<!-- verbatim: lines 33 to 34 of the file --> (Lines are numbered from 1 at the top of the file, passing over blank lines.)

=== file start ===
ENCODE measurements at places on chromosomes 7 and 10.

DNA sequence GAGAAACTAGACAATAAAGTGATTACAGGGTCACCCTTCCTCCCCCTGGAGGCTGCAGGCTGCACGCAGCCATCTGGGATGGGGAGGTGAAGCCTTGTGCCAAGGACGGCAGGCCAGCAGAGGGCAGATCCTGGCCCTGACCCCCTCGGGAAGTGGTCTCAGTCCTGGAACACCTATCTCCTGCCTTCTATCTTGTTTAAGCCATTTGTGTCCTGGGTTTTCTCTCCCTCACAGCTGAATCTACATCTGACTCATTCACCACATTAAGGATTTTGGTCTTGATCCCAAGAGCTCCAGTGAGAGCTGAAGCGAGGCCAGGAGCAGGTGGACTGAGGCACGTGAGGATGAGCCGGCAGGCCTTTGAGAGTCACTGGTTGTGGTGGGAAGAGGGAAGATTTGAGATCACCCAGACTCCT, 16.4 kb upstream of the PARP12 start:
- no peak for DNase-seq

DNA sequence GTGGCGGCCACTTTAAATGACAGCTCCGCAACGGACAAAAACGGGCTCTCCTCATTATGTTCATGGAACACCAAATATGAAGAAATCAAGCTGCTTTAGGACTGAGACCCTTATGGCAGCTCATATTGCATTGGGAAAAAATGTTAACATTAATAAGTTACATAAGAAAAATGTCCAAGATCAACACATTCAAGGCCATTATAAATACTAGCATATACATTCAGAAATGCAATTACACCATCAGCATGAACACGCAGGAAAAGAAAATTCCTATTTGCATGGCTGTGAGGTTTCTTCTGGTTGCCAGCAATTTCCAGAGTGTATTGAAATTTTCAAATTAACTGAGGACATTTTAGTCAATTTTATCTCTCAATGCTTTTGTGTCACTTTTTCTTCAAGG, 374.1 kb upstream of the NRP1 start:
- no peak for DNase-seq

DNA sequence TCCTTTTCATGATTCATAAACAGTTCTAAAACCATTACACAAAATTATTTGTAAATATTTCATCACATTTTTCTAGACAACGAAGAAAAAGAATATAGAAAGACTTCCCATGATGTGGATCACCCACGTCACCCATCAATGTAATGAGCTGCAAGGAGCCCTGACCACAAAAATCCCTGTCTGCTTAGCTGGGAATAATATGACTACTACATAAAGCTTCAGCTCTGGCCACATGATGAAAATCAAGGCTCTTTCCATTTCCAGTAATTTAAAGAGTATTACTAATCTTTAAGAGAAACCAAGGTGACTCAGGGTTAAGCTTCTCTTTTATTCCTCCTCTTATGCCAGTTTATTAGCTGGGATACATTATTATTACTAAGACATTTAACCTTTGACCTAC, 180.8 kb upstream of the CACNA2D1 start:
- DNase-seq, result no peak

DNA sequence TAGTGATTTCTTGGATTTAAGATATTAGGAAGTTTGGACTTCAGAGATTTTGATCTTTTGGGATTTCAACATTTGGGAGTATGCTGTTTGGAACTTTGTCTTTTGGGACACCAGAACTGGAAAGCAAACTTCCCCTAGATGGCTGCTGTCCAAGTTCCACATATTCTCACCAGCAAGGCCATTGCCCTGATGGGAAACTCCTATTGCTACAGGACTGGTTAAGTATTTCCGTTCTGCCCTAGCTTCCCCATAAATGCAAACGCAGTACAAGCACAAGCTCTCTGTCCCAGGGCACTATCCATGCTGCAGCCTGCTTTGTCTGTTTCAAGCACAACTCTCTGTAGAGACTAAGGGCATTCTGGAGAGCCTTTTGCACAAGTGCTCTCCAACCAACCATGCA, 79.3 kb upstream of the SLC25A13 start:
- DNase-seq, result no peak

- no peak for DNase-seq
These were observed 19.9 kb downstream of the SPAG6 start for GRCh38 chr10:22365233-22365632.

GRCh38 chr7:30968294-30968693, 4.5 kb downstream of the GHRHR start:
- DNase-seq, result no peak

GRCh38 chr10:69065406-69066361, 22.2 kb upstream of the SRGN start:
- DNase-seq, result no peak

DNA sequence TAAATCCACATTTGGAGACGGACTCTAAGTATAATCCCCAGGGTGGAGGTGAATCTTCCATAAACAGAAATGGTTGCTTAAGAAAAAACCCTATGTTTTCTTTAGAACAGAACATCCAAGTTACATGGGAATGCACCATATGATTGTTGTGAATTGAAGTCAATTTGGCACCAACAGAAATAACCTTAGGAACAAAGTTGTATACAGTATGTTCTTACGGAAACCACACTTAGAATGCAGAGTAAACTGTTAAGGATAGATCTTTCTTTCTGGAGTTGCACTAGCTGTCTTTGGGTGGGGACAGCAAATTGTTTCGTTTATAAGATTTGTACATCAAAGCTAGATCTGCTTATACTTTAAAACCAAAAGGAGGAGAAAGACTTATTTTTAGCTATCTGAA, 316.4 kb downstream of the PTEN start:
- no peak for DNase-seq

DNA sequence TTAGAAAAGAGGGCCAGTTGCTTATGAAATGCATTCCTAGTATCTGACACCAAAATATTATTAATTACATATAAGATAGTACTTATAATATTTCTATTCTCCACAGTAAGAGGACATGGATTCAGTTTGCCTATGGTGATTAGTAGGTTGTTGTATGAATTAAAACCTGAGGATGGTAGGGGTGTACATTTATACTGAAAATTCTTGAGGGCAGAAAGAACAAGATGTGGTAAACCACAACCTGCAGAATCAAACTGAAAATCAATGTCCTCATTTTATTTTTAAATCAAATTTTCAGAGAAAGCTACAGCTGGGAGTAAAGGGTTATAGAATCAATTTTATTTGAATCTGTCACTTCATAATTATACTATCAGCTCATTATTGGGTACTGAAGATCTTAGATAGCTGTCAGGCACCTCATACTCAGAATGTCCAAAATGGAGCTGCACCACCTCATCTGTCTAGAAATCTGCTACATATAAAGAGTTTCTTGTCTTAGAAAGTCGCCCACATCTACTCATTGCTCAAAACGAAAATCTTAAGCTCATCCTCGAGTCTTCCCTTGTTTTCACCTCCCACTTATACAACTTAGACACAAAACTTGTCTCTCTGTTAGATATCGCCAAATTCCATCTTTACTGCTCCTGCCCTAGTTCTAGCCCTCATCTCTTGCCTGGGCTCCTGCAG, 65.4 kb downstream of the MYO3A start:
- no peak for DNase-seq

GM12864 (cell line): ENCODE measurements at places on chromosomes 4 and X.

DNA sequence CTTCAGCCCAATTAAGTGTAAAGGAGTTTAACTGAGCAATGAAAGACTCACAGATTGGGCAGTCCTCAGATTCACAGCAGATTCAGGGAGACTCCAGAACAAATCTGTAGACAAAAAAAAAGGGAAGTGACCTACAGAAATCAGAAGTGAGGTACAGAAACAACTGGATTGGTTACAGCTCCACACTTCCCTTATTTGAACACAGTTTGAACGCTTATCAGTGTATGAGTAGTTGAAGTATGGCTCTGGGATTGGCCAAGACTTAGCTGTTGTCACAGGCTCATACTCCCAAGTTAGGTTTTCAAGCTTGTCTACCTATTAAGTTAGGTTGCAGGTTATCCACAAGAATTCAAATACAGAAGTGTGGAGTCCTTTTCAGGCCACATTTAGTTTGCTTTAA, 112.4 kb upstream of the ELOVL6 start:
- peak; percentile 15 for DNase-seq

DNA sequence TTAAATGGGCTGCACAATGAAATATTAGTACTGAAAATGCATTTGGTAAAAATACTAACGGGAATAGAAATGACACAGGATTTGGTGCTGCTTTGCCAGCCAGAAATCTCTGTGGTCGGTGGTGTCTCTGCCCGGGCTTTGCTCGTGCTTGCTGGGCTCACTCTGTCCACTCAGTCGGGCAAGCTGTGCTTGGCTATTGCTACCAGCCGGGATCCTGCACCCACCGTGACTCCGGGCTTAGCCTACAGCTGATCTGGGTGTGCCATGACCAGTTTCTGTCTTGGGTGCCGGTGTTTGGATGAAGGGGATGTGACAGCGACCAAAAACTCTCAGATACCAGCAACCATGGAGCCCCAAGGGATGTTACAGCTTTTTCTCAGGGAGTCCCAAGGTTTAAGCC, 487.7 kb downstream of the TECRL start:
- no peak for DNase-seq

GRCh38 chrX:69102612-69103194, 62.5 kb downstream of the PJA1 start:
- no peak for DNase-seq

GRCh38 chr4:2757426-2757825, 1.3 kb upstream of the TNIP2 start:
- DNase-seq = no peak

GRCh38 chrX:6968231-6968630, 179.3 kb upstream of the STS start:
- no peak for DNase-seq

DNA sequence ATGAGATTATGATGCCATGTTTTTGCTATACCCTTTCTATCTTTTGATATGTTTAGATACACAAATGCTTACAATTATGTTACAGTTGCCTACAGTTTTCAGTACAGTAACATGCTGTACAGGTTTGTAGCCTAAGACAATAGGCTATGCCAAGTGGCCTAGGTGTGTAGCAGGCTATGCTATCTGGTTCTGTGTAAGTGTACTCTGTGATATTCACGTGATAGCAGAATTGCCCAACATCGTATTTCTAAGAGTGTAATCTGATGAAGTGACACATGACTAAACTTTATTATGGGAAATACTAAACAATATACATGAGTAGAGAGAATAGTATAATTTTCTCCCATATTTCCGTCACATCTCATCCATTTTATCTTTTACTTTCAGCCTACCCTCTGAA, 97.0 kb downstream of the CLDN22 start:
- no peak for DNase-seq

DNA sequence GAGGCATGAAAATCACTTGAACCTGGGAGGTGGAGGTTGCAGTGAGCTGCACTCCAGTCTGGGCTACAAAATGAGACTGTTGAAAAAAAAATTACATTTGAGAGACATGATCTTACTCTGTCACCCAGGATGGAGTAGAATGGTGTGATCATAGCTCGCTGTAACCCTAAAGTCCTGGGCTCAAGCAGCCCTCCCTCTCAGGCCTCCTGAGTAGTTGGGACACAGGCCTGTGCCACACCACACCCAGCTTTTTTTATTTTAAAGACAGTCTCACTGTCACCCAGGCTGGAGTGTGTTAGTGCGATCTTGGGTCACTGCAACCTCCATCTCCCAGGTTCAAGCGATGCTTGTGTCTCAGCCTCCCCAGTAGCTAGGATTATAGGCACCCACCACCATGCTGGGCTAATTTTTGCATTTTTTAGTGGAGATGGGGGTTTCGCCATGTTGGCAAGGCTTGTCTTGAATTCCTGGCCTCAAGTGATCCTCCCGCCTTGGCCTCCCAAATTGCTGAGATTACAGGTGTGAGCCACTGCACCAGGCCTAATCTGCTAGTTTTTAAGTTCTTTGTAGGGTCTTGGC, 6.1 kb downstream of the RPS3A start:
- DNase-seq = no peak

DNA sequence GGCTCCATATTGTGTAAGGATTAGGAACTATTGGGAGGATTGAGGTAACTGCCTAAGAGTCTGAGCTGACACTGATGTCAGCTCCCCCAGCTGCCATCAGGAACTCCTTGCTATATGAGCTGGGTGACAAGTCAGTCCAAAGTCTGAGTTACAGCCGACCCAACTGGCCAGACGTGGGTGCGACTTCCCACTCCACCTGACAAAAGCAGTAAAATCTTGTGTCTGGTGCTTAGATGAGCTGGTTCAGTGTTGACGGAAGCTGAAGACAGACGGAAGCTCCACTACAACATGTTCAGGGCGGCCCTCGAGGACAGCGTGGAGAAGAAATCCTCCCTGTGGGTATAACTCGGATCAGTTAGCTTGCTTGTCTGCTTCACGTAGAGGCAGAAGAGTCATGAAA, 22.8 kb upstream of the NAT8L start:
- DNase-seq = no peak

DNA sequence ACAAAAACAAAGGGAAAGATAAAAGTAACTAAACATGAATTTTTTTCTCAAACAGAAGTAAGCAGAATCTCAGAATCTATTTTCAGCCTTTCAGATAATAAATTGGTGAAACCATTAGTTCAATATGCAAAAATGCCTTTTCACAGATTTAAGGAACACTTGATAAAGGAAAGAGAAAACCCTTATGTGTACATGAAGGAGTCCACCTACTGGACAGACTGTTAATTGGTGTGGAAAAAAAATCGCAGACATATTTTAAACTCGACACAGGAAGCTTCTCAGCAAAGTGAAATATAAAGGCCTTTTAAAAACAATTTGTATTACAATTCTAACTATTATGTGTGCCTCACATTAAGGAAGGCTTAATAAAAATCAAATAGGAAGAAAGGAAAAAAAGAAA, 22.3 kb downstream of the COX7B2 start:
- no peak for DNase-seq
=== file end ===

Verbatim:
DNA sequence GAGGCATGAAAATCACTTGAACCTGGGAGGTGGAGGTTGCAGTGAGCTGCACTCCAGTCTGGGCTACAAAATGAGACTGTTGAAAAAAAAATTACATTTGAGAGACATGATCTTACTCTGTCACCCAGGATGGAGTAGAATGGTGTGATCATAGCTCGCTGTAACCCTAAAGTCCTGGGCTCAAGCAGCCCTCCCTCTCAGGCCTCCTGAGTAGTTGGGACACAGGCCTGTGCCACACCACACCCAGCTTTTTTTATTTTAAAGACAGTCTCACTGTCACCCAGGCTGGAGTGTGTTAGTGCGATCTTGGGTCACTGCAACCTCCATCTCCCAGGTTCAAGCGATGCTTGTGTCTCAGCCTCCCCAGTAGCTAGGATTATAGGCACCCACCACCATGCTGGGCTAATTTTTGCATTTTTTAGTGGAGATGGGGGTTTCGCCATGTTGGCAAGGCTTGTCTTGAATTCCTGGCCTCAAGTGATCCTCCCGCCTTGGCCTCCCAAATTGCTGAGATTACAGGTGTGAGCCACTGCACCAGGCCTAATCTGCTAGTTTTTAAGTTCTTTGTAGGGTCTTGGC, 6.1 kb downstream of the RPS3A start:
- DNase-seq = no peak